In most cultures and throughout history, it is taken for granted that children do not wish harm on their mothers. Who bites the hand that feeds them? In extreme conditions of patriarchal authority, however, a kind of Immaculate Conception amnesia sets in, absolving men of all responsibility in creating children. In this world, men must be able to stick it wherever they want and whenever they want, while women are conveniently there to harbor the consequences of the germs and sperms. When a potential child is thus inexplicably engendered (God moves in mysterious ways), it is assumed to have all the self-interest of a little Adam Smith incubus, a tiny economic rational man who blindly chooses survival regardless of consequences to others. This includes its very own conduit for survival, its own mother.


Find me the child who says: To hell with you, Mommy, I don’t care how pathetic your life is, how sick you are, how much money you have, I don’t care if you can’t feed me and dress me, I don’t care how much Daddy beats you or even if Daddy is around at all or if he's paying any bills, I need to make an appearance even if it kills you.


Find me this child.


I hit you, you fall down, I punish you for falling down.


On occasion a choice has to be made. One life will be devalued while another is elevated. When this happens it is always a deadly serious Solomonic choice. Sarah Palin made a choice like this, even used the term choice: when she found out she was carrying a Down Syndrome baby she announced that she chose to carry it to term. Her daughter Bristol also chose to carry her infamous high school baby to term. (Look up the tapes. These are her words.) I on the other hand, the incorrigible liberal feminist queer college professor, could not do amniocentesis when I was four and a half months pregnant because of the risk of miscarriage. I refused. And I was an “older mom” and the infertility doctors really wanted me to do it.


Yes, ideally all the lives within the female body thrive. But if a choice has to be made and it is not made by the medical professionals and the parents, the choice will be made by someone: the Church, the State, somebody. There can’t not be a choice in these cases. And there is no such thing as an anti-life position any more than there exists an anti-choice position. These are Straw Men fallacies dreamt up by people who know exactly no one who has ever been in the impossible position of not having enough money or job clout or fighting muscles or a functioning vehicle or whatever is needed to juggle their livelihoods and their personal health and sanity. These exceptionally impatient people cannot be bothered to educate themselves on the tragedy and complexity of life and birth and death. It is much easier to just push blame, like a batch of bad heroin.


I hit you, you fall down, I punish you for falling down.


And these rabidly angry people do not even realize that they preach this poison. They assume they are Godly and therefore that it is unnecessary to focus on the minutiae of human compassion and understanding. God’s got the Big Picture and He’ll take care of things. The cynical Reagan Republicans co-opted these socially conservative and religious right wingers when they were losing votes, and the even more cynical Friends of Trump, like Brett Kavanaugh, continue to use the blind hatred of these uneducated people to bolster their own misogynist oligarchical control. They do not care who suffers in the process—babies, women, veterans, the small, the black, the brown, the thirsty, the hungry—let them all go eat cake. They certainly do not care about abortion, and will continue paying for their mistresses to have them regardless of whether they are lawfully hygienic or barbarically back alley. They do not care because they will never have to endure this agony.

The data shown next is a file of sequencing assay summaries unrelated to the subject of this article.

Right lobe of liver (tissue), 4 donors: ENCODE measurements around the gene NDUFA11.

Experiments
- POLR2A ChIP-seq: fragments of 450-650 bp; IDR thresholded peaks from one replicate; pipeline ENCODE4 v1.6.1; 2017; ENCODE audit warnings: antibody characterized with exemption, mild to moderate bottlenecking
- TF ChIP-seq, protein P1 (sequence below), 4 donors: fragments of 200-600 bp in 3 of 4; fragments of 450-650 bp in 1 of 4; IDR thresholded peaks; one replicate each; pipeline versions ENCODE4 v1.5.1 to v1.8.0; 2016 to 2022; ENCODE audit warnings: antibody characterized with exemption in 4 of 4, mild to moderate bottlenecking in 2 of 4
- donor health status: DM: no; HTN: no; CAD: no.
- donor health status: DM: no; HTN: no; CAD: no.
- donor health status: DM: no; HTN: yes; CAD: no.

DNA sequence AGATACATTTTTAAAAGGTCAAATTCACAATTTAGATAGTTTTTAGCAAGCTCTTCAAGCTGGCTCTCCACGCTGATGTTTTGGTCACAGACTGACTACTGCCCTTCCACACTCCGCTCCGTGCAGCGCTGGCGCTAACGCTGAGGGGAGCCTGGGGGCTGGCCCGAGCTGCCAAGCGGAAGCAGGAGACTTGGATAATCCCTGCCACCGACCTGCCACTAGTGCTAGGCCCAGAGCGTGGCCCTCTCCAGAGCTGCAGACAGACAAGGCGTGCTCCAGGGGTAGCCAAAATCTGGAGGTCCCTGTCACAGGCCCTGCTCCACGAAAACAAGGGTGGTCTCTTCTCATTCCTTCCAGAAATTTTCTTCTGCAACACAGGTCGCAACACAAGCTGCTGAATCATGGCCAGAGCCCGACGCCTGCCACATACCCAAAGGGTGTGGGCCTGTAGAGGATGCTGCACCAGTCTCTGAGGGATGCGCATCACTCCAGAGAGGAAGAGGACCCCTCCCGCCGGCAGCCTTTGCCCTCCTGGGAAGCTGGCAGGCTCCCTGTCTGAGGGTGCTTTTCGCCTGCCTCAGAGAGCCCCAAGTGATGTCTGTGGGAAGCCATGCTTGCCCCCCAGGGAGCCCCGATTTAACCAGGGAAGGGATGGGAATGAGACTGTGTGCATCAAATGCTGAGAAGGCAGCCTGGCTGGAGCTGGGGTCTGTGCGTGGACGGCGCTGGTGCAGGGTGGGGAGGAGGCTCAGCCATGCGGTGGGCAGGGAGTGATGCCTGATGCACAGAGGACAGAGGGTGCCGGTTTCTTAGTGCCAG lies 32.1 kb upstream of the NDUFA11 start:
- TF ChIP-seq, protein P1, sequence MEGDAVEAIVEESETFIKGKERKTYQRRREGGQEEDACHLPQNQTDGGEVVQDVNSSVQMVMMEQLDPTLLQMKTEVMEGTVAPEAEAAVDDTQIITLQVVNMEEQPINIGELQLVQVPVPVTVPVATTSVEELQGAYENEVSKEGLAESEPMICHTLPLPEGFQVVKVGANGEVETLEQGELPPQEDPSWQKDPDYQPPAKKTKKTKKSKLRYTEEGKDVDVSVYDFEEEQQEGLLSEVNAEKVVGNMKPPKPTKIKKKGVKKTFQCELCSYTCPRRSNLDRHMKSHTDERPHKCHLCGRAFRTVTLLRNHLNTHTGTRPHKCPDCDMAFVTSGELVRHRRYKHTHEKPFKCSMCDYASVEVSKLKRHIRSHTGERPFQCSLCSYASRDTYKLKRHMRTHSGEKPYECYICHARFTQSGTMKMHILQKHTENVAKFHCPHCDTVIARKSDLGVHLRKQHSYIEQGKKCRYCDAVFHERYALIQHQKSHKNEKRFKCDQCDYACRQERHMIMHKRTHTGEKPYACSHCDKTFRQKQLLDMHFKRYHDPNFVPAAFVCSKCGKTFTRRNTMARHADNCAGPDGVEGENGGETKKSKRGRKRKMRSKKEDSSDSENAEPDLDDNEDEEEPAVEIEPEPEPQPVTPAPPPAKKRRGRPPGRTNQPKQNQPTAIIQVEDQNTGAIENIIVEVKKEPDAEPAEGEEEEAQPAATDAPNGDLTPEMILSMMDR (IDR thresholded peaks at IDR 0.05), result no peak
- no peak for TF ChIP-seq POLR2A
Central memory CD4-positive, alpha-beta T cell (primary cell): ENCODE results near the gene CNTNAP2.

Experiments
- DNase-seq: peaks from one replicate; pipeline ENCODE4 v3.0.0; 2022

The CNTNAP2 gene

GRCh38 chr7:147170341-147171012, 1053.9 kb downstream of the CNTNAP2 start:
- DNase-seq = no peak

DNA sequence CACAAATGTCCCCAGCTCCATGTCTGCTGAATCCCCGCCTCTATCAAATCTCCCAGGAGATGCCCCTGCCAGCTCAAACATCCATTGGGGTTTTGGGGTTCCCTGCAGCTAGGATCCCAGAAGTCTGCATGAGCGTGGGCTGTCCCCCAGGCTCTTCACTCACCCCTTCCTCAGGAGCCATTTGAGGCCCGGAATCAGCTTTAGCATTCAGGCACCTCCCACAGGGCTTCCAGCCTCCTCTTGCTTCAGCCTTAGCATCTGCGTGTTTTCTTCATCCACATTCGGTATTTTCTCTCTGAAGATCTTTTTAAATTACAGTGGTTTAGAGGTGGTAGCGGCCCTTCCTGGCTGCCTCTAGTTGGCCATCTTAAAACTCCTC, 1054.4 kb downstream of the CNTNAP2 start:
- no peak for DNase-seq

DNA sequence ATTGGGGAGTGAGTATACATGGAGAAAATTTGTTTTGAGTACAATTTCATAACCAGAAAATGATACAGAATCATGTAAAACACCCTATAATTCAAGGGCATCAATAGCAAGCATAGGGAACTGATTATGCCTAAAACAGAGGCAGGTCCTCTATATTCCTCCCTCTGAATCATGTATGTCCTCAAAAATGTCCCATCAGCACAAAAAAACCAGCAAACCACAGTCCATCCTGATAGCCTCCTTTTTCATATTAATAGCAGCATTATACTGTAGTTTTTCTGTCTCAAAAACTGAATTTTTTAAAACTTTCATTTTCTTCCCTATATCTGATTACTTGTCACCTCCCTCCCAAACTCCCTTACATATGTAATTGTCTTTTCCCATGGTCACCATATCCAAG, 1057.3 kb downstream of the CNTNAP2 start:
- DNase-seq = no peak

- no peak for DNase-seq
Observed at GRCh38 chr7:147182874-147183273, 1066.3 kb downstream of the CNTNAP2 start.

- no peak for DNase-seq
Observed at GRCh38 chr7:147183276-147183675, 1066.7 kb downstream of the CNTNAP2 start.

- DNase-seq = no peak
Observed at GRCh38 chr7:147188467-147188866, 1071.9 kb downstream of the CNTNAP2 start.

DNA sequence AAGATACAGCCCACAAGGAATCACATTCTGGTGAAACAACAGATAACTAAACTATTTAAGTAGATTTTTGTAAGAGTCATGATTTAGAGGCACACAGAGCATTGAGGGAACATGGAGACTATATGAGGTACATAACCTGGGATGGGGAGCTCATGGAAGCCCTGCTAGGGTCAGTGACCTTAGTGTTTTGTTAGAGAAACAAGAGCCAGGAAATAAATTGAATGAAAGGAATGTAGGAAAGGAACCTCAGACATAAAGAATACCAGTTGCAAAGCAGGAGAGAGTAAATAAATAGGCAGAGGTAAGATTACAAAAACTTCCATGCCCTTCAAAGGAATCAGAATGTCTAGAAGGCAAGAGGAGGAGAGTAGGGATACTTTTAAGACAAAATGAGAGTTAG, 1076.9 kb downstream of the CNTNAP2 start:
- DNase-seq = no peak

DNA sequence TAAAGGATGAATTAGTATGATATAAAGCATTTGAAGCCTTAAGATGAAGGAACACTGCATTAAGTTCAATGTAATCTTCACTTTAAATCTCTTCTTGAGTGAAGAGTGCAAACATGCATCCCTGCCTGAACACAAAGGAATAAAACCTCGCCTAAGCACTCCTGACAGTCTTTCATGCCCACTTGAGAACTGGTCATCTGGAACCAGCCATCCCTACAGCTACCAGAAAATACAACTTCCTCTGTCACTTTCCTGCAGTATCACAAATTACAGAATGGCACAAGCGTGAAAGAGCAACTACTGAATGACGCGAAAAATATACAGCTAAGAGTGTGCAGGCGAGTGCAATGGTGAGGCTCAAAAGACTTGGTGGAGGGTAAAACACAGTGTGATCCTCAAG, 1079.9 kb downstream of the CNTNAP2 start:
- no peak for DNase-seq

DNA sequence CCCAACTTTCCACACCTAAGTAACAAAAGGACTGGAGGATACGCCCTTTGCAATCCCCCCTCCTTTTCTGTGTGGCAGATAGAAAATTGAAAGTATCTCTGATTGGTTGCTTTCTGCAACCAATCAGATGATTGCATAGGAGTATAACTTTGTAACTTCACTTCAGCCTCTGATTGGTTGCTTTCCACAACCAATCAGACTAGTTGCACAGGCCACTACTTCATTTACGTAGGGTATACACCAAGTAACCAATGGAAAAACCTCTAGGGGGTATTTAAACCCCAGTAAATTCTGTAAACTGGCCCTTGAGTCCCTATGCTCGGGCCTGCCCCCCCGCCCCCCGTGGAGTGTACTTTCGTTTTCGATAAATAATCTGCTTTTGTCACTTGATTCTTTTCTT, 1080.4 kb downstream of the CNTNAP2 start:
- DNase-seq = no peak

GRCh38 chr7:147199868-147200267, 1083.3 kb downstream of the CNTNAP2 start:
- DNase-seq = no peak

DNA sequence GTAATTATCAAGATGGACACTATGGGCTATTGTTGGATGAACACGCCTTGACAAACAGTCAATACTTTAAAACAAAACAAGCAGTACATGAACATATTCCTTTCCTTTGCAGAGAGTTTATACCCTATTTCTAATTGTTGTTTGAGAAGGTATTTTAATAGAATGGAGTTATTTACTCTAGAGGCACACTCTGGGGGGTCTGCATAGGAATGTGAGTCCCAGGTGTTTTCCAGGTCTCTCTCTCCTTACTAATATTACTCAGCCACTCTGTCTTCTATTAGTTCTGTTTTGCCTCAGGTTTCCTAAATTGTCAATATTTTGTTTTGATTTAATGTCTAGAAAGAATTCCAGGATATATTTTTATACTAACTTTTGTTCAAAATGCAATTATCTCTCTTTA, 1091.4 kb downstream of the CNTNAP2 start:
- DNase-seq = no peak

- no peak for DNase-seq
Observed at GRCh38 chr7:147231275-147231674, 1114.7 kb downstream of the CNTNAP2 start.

The horror of this rage is based on the ugly myth of a wild multi-orgasmic nymphomaniac so enthralled with her lust for sex that she eats up and expels her poor helpless babies whenever they get in the way of her pleasure-seeking.


Find me this woman.


Mind you, this woman will have helpfully adoring men surrounding her and catering to her every sensual need at all times.


Find me this woman.


When Soviet women got all those abortions in the 50s and 60s, they did not include her. These women did not have access to the most basic birth control and they did not have money to care for more than one child.


Find me this woman.


Is she in Kathmandu, where women who have miscarriages serve prison sentences for murder? Because it is their own fault the babies died? No, she is not there, either.


Find me this woman.


Is she in the US, unable to feed the children she already has, horrified by the sperm-rape of yet another released egg, waiting-waiting-waiting for the man who did this to her to help her or at least to stop hurting her, waiting for other men who hate her to make decisions about where and when she can get to work or not get to work and when she can go home or not go home and when she can be with her children or not be with her children, waiting for men who do not know her but feel morally superior to her to decide her fate, waiting for men who think themselves justified in ruling and ruining her life to deliver commandments on all of the lives she embraces within her body and within her arms? Is this her? Is this where she is, in Kansas, in Texas, in Oklahoma?


Find me this woman.


I hit you, you fall down, I punish you for falling down.


This unspeakable heartbreak will continue as long as the corrupt are in charge, as long as this mad reasoning is in play. He didn’t mean to hurt you. Trust Daddy now, he loves you, he’ll take care of you. He knows what’s best.


I have spent my professional life as an educator. I don’t want to spend all my time teaching anymore. I've got art, music projects, poetry to write. But watching this dangerous mockery of humanity taking place in Washington D.C.?


As the great Hannah Gadsby says, I identify as tired.

8 OCTOBER 2018